Monday, December 06, 2004

On Reading At 40,000 Feet

Yesterday I returned from a trip to Halifax. Typical working weekend for me; I usually do this sort of thing twice a year.

Whenever I fly, I usually buy a book to read while on the plane. This time around, flying to Halifax I got ... Ulysses by James Joyce, the Penguin Books Centenary edition. I honestly thought I'd be able to get through it by the time the weekend finished up.

All it did was remind me why I scored a B- in first-year English. They'd given us Dubliners, and to be honest I can't remember a dang thing about that book.

I got through a fair chunk of it on Sunday, while washing up my clothes prior to packing. I suspect that the problem I have with Joyce is that his storytelling voice isn't consistent. That, and his refusal to use quotation marks, makes him a challenge to read. Some of the book even reads like they're transcribed from rough notes, with no refinement; that's really a tough one to get over.

It could be that Joyce isn't meant to be read in the winter. It could be that what you need to tackle Joyce is lots of sunshine, a lounge chair, a nearby place to swim (either the ocean or a swimming pool), sunglasses and sunscreen, and a bikini babe beside you. Or maybe that's just the onset of my winter blahs.

In any case, I found myself buying another book for the return flight rather than continue with Joyce: To Rule The Waves: How the Royal Navy Changed the World by Arthur Herman. This one had me spellbound, and not just because I have an interest in naval lore. The best historians are also generally the best storytellers, because people pay attention to a good story.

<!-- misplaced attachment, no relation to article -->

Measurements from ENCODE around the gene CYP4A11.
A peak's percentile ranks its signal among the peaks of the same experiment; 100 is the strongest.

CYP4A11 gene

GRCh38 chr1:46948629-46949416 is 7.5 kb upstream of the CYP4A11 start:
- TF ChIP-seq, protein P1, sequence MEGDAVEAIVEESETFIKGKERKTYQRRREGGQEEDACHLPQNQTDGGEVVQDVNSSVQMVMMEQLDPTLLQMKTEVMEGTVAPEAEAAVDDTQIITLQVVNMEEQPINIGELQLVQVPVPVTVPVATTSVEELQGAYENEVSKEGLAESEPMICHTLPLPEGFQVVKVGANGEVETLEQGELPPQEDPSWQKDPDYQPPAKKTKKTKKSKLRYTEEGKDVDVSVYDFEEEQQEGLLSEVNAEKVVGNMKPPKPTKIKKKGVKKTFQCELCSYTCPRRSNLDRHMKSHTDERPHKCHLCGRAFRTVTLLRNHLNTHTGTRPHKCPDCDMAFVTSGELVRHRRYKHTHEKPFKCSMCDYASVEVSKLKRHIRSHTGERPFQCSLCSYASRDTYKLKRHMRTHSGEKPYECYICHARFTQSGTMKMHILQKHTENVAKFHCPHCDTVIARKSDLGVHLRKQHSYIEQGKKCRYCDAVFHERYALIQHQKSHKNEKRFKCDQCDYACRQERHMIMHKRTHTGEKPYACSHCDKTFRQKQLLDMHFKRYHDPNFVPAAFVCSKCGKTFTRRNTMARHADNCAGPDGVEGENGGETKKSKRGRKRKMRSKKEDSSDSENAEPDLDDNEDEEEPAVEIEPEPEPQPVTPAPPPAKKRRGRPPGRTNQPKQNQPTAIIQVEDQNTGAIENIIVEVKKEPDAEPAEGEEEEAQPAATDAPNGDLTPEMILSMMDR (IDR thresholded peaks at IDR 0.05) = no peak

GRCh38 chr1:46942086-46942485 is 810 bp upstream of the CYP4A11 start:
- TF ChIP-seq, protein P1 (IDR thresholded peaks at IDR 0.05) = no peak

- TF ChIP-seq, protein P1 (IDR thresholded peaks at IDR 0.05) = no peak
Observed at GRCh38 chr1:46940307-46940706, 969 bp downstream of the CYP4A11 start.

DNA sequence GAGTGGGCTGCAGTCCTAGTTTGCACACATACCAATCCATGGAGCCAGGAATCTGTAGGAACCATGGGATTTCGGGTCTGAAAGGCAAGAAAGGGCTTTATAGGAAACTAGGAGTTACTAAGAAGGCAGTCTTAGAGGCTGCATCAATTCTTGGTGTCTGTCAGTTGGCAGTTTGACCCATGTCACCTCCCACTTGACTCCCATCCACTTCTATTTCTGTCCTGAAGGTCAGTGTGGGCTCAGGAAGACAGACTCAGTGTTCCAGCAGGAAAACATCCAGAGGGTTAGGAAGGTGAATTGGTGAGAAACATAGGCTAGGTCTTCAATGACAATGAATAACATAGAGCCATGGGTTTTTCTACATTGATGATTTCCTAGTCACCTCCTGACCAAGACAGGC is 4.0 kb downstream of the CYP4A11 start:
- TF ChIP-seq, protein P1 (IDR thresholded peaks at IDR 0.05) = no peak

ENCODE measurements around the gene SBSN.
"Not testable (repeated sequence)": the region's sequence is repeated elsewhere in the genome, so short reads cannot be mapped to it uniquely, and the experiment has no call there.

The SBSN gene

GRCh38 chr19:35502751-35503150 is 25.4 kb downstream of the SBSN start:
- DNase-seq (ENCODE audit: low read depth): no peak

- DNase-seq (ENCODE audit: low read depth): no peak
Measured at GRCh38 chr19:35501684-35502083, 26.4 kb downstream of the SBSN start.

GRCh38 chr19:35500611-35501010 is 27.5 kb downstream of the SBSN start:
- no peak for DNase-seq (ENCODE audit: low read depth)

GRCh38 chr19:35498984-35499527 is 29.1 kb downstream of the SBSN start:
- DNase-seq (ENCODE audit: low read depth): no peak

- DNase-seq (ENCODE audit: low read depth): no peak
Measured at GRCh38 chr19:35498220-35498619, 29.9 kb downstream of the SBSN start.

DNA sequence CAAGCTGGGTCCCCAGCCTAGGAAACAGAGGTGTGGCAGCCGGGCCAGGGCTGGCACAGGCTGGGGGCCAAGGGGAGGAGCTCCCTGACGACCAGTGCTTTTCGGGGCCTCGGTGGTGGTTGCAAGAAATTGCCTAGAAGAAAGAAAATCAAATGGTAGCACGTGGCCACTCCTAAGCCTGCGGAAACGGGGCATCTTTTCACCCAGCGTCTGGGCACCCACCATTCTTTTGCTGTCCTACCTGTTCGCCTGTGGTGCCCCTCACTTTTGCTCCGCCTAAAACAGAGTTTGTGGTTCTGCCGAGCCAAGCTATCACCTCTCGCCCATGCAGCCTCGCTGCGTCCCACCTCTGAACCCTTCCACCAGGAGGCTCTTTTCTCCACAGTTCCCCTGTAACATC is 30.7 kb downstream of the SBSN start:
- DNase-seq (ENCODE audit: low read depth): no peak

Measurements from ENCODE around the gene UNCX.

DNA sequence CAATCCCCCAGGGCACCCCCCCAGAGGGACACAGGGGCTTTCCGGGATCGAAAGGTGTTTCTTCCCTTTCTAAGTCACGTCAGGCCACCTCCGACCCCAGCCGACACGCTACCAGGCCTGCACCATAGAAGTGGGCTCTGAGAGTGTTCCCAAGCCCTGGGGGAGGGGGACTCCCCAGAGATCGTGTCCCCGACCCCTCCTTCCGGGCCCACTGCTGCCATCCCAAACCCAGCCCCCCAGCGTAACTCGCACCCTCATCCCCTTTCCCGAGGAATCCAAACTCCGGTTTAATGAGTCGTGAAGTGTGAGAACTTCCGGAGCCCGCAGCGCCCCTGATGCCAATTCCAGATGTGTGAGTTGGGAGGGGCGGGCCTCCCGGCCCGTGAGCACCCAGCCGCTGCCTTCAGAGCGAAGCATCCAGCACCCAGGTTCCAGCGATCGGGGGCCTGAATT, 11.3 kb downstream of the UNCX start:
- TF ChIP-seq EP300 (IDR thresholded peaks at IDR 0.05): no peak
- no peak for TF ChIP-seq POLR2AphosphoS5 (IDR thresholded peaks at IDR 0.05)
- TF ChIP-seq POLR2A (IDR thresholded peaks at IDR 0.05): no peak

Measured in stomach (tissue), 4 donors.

And the British Royal Navy is full of good stories, from the Elizabethan Age and the Spanish Armada to the Age of Nelson to even the Falklands War, which is the scope of this volume. It's a pity that Herman didn't see fit to look at the British Royal Navy in the 21st Century, but actually that's pretty sensible; it lessens the change of the book becoming dated.

Herman's prose is well thought out and his footnotes aren't arduous. He manages to take a hard look at the Navy's heroes without getting a mad-on for them as a lot of contemporary academics do; a balance between hero-worship and demonization is always desirable in a history book, and Herman meets this standard very well.

Hey, if a book's good enough to get me through 2 hours in coach just in front of a smelly head, plus a 1-hour layover in Toronto plus a final 1-hour flight, it's certainly good enough to recommend for Christmas reading.